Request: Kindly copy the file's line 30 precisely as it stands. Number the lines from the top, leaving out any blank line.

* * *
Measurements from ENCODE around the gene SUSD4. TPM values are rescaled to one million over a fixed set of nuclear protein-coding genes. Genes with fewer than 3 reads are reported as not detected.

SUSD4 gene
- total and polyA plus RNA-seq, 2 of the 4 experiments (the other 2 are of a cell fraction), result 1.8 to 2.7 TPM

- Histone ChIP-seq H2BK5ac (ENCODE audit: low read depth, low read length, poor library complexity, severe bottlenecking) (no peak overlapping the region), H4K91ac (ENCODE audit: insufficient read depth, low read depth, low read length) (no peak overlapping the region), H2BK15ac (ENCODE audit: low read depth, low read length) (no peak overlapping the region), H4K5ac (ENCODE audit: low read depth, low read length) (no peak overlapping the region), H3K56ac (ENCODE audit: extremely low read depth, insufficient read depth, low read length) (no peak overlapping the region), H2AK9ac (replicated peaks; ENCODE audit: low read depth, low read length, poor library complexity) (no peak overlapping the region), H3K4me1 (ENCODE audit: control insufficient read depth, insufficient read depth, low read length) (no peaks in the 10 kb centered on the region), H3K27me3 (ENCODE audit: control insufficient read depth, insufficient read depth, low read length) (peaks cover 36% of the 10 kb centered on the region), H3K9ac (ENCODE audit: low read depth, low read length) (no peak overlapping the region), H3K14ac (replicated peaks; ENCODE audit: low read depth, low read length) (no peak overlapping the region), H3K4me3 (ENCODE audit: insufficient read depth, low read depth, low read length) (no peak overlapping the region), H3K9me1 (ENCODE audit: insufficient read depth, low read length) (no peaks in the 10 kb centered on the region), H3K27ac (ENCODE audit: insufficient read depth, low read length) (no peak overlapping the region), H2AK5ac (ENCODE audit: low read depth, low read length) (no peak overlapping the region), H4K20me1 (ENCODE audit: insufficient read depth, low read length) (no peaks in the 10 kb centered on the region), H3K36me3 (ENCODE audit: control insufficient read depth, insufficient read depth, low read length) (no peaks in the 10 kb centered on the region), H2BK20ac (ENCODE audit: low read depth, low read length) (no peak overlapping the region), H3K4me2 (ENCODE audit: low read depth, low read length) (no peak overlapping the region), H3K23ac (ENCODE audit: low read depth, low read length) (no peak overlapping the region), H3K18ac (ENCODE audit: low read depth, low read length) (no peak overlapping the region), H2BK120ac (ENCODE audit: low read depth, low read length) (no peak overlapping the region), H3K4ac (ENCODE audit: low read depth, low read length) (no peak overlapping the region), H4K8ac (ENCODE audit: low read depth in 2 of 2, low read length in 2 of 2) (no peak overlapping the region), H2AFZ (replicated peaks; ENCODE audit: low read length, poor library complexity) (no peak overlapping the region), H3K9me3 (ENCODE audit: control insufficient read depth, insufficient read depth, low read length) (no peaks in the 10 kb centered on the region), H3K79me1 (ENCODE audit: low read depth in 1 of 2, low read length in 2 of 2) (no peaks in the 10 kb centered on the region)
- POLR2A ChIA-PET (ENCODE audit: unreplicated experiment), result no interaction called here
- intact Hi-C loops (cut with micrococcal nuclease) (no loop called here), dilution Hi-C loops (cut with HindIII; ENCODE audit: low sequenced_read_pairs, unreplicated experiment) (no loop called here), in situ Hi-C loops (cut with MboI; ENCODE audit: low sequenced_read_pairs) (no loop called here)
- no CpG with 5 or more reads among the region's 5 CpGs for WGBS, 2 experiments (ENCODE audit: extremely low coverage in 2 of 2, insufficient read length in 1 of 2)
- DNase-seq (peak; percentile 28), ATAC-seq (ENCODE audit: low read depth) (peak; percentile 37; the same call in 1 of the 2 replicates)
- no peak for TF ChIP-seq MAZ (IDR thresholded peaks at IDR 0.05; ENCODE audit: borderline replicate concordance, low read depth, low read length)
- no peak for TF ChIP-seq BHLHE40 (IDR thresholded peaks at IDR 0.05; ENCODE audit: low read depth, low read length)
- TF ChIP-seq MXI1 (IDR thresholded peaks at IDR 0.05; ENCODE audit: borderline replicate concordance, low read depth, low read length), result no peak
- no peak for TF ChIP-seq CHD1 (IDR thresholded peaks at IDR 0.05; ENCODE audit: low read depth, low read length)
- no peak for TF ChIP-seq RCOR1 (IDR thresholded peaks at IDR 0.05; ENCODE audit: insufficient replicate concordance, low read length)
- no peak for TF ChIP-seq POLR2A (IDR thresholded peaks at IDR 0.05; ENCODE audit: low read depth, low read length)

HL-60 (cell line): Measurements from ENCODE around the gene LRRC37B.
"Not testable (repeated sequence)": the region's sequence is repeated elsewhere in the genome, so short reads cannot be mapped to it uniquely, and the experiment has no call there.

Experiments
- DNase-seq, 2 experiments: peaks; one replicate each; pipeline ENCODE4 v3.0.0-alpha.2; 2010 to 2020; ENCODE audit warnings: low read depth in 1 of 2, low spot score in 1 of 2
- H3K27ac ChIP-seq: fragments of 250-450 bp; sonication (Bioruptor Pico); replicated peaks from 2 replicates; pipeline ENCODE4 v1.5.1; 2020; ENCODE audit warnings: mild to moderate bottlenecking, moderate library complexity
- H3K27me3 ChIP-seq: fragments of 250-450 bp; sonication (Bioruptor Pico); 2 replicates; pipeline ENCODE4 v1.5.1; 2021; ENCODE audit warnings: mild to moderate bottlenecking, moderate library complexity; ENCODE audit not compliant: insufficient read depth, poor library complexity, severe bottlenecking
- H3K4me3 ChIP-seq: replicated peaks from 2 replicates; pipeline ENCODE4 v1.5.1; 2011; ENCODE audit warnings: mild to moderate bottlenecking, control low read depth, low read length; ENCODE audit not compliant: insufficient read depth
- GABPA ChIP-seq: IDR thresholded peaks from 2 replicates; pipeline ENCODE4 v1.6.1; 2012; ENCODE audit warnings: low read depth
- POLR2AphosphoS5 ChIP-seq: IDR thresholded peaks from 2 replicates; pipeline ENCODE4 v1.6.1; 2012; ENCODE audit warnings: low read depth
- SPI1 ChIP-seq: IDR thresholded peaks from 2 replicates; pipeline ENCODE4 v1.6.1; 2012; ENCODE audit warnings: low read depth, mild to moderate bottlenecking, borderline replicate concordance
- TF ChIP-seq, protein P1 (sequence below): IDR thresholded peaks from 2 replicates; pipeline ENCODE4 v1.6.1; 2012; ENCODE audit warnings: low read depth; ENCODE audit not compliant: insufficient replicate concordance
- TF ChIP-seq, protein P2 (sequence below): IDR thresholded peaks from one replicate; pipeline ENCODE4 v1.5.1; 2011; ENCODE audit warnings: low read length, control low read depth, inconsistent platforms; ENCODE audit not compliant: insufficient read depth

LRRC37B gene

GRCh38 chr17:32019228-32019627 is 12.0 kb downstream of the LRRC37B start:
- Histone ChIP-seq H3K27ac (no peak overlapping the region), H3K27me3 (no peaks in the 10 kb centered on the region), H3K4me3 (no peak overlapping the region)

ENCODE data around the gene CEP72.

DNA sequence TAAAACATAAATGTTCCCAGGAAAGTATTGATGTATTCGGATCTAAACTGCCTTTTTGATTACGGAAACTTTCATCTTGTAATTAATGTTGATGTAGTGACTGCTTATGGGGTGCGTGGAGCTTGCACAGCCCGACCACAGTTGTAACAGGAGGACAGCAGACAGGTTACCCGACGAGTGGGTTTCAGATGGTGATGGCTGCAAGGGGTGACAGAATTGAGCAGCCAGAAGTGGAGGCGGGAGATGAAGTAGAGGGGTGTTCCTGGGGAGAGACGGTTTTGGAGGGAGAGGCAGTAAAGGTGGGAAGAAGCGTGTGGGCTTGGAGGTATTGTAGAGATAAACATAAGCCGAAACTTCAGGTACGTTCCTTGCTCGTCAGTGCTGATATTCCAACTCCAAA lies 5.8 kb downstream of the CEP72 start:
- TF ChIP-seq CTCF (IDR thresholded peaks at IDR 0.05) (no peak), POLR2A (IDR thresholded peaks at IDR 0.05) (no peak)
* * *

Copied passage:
ENCODE data around the gene CEP72.